Folha de S.Paulo newspaper on Thursday reported that supporters of the far-right candidate had funded mass messaging attacks against leftist rival Fernando Haddad.

Bolsonaro said in an online video that he had no knowledge of such activity and called on any supporters doing so to stop.

Advertise With Us

Haddad and his allies have urged an investigation and threatened a flurry of legal action, as the race that lawmaker Bolsonaro is expected to win by a landslide on Oct. 28 reaches its final stretch.

Later on Friday, Brazil’s top electoral court TSE approved opening a probe into the case.

The recriminations highlight the outsized political role of WhatsApp in the election in Brazil, where its more than 120 million users rival the reach of Facebook’s main platform, in a country with a population of almost 210 million.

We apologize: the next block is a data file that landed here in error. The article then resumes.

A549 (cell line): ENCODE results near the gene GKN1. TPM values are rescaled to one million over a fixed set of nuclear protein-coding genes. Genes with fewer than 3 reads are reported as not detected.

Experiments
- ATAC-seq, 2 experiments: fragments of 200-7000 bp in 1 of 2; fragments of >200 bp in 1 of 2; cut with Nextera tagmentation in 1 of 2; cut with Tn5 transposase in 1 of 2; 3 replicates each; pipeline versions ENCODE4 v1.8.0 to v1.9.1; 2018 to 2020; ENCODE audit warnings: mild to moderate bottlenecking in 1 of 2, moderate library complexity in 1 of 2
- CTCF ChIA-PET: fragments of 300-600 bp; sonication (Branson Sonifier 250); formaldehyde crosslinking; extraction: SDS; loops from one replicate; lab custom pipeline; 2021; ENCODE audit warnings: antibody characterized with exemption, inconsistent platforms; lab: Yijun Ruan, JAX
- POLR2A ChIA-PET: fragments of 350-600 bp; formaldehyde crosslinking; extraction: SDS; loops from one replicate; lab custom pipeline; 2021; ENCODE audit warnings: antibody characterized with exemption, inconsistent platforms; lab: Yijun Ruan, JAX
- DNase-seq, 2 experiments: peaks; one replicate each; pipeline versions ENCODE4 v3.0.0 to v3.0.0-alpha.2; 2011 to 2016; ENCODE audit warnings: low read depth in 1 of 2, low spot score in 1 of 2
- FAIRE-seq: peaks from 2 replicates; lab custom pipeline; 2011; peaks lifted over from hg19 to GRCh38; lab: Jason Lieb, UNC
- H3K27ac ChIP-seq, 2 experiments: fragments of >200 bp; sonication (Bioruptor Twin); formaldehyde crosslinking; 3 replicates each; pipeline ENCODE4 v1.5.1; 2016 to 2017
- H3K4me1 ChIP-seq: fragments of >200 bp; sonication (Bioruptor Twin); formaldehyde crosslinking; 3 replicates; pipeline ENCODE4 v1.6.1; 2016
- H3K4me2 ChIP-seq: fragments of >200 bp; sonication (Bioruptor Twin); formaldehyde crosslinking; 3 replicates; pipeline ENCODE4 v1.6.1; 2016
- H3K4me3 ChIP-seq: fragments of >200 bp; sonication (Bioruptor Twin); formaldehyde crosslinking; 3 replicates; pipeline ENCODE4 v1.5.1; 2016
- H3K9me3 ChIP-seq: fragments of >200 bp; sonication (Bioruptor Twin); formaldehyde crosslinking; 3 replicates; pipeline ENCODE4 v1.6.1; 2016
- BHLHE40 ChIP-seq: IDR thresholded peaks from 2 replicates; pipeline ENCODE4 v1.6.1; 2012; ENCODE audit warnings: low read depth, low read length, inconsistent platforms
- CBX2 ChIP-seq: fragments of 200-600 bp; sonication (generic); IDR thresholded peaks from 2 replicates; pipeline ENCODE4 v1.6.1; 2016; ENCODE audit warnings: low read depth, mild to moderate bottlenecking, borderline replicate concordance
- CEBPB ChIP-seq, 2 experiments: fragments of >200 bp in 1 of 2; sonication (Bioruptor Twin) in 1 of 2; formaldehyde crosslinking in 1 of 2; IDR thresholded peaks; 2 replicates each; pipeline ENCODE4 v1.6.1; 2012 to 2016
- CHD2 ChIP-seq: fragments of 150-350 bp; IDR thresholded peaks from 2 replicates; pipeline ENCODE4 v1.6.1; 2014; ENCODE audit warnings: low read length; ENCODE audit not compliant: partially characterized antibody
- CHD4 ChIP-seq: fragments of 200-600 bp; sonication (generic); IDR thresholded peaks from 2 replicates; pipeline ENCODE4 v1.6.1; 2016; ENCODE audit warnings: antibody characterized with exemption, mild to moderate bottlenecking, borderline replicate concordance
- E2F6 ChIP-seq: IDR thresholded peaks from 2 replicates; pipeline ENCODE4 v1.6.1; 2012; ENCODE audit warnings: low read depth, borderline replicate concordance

The messaging app allows groups of hundreds of users to exchange encrypted texts, photos and video out of the view of authorities or independent fact checkers, enabling the rapid spread of misinformation with no way to track its source or full reach. Digital marketing firms had apparently taken advantage of that opacity to circulate unregistered political propaganda, according to the Folha report.

WhatsApp said on Friday it was “taking immediate legal action to stop companies from sending bulk messages,” including cease and desist letters to the companies in question.

The day before, WhatsApp said it had banned hundreds of thousands of accounts during the election period, with spam detection technology spotting accounts engaged in automated ‘bot’ behavior.

Yet new questions arose on Friday about the effectiveness and consequences of that technology.

The leading presidential candidate’s son, Senator-elect Flavio Bolsonaro, revealed he had been blocked from using the service, demanding an explanation from the company.

“There is no limit to the persecution!” Flavio Bolsonaro wrote on Twitter, adding that the ban had since been lifted.

WhatsApp confirmed that it had blocked Flavio Bolsonaro’s account for “spam behavior” in recent days, for reasons unrelated to the Folha report.